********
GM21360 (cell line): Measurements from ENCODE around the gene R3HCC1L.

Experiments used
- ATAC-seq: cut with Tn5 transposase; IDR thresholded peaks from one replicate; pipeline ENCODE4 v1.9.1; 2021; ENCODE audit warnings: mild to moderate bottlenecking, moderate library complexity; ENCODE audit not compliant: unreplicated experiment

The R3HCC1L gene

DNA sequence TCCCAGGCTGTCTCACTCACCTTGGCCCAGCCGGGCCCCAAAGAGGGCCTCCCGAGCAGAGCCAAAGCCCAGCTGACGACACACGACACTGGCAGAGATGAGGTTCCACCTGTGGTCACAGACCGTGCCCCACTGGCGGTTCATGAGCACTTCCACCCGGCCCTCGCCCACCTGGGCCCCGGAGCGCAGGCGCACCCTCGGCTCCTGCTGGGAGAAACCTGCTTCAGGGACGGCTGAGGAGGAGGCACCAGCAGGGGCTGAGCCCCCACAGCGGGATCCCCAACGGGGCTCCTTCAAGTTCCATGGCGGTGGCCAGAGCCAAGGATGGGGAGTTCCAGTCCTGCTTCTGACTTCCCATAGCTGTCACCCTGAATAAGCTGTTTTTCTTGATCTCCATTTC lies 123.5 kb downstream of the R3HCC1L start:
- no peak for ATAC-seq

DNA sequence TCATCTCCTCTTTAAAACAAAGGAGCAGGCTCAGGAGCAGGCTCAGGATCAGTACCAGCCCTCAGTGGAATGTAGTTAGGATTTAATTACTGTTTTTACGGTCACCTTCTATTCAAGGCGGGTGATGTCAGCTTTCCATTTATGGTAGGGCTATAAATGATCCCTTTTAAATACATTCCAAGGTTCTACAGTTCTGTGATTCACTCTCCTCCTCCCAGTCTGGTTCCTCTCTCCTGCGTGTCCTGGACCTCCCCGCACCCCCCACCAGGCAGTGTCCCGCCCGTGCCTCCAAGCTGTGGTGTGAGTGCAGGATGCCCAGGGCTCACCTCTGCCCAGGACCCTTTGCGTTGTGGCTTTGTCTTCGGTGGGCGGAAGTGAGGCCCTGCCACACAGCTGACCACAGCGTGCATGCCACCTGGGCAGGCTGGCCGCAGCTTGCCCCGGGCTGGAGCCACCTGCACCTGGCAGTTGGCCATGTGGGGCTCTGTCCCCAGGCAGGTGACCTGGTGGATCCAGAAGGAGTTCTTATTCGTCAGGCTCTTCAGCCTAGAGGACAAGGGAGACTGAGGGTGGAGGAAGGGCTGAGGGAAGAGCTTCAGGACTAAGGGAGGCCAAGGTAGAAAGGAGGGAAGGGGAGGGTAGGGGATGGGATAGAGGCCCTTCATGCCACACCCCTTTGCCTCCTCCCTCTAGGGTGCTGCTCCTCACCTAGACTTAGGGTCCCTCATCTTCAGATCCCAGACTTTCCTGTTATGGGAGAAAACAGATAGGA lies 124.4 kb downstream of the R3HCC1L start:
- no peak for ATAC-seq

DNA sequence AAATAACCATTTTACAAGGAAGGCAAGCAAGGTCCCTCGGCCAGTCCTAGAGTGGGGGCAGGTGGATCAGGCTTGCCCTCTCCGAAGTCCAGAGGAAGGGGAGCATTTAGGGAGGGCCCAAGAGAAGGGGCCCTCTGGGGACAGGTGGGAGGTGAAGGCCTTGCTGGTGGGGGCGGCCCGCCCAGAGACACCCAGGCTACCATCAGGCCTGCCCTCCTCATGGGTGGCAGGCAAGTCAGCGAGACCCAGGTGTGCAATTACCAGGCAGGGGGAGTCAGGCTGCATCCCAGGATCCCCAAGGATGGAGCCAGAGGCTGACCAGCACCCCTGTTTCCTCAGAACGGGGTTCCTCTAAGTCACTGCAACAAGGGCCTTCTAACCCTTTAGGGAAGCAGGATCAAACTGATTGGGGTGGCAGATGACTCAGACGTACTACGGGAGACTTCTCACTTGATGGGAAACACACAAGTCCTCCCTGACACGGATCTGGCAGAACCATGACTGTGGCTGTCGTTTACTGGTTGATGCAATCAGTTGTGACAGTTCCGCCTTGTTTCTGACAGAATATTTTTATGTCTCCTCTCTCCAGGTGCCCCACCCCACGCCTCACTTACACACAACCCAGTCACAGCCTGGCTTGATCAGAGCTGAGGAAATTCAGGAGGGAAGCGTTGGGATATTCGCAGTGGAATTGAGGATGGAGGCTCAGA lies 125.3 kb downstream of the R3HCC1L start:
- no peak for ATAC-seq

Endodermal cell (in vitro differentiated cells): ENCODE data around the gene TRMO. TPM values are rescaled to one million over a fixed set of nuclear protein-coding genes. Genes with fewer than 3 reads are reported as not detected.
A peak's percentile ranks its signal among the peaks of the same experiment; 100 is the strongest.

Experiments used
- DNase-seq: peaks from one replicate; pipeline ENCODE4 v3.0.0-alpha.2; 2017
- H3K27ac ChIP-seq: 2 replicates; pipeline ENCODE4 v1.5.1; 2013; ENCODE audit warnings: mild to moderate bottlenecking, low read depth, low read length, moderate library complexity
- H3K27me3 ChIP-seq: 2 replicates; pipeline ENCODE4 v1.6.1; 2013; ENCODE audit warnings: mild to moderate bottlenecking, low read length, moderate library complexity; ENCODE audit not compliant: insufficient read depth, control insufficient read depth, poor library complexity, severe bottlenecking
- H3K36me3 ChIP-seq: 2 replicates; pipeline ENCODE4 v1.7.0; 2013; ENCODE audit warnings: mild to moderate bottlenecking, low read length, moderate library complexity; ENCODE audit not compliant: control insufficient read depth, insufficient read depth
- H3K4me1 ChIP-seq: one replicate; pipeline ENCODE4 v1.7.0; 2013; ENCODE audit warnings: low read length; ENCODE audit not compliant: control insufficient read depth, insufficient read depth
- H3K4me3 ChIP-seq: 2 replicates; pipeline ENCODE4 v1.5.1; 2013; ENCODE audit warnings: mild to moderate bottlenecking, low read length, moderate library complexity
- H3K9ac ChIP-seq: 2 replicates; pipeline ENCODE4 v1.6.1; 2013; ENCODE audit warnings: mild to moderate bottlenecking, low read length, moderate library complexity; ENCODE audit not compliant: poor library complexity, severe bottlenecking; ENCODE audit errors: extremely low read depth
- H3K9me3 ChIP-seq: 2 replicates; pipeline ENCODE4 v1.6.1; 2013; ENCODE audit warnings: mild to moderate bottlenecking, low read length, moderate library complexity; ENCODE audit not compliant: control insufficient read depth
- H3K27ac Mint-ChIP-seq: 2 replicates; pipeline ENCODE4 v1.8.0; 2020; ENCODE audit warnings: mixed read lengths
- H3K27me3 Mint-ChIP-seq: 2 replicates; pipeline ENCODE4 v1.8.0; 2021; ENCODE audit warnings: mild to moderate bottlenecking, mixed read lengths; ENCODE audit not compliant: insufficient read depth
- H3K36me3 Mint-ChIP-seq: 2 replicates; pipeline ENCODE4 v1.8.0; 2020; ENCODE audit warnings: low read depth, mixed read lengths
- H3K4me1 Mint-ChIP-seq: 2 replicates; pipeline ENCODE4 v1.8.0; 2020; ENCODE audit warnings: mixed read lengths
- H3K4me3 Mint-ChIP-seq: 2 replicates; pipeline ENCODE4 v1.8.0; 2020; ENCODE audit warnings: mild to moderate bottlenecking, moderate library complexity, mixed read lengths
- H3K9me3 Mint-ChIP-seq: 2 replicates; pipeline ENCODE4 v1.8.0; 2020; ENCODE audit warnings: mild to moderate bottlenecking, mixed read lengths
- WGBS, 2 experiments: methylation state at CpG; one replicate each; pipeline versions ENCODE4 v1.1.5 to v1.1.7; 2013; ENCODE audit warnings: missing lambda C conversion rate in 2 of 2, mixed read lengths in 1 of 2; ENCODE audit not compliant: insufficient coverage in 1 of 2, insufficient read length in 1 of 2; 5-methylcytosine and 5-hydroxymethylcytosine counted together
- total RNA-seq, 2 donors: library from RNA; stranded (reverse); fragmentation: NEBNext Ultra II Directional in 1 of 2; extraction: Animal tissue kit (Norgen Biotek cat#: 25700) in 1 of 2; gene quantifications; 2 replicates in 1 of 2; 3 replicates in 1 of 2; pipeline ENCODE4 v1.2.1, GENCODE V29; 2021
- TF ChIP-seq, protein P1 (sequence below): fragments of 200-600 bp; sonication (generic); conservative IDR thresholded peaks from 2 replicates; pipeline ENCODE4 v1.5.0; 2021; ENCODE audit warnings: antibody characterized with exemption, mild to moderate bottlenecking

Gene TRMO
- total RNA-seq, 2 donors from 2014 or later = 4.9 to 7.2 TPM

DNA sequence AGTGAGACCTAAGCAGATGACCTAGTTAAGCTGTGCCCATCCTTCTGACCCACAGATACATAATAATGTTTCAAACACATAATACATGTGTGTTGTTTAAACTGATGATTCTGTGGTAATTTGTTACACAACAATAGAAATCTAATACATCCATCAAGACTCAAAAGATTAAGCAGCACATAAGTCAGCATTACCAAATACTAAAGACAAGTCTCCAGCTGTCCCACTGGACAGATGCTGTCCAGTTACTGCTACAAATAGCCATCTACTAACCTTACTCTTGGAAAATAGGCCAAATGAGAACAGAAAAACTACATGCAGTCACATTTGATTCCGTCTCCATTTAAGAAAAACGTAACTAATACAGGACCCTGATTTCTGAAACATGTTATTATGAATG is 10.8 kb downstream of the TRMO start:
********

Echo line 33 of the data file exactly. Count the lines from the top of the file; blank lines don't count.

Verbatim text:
DNA sequence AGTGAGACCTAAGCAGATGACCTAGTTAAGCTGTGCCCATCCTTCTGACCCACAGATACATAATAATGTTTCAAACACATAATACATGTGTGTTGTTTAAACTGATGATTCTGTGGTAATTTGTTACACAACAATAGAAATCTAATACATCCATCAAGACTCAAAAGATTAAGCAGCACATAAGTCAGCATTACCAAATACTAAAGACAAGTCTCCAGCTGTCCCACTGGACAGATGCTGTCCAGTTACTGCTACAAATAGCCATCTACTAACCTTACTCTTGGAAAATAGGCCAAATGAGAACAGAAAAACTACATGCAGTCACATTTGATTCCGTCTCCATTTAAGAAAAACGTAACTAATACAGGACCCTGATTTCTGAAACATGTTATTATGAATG is 10.8 kb downstream of the TRMO start: